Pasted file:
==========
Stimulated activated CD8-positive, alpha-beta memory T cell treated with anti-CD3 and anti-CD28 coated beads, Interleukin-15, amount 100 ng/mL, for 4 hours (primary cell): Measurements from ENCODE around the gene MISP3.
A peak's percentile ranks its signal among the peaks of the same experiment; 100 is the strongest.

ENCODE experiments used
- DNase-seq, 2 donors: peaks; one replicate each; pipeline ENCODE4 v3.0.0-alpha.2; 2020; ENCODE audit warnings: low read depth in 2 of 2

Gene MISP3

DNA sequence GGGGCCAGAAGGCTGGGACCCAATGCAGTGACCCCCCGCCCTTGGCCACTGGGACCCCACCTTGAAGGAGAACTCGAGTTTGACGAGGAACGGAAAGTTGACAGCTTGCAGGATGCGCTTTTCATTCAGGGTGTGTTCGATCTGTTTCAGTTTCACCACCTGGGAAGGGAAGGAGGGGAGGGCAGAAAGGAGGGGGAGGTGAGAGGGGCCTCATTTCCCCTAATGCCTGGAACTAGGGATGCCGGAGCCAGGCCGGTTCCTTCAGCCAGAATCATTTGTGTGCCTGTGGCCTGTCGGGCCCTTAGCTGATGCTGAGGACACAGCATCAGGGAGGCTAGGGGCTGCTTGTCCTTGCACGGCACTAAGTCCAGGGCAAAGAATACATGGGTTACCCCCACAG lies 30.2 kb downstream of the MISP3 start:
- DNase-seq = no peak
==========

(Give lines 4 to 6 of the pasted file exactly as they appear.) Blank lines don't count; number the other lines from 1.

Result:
- DNase-seq, 2 donors: peaks; one replicate each; pipeline ENCODE4 v3.0.0-alpha.2; 2020; ENCODE audit warnings: low read depth in 2 of 2

Gene MISP3

DNA sequence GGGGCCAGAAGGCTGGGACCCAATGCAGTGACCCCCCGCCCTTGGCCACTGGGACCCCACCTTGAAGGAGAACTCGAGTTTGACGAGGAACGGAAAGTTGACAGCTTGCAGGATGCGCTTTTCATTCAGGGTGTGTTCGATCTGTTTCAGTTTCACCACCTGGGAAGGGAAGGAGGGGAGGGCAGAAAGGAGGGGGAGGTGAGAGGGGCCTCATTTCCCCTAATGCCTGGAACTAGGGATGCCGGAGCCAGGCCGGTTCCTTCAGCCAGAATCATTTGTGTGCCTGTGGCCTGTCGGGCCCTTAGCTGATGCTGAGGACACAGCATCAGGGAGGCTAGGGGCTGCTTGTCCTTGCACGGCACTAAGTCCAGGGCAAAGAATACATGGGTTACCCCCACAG lies 30.2 kb downstream of the MISP3 start: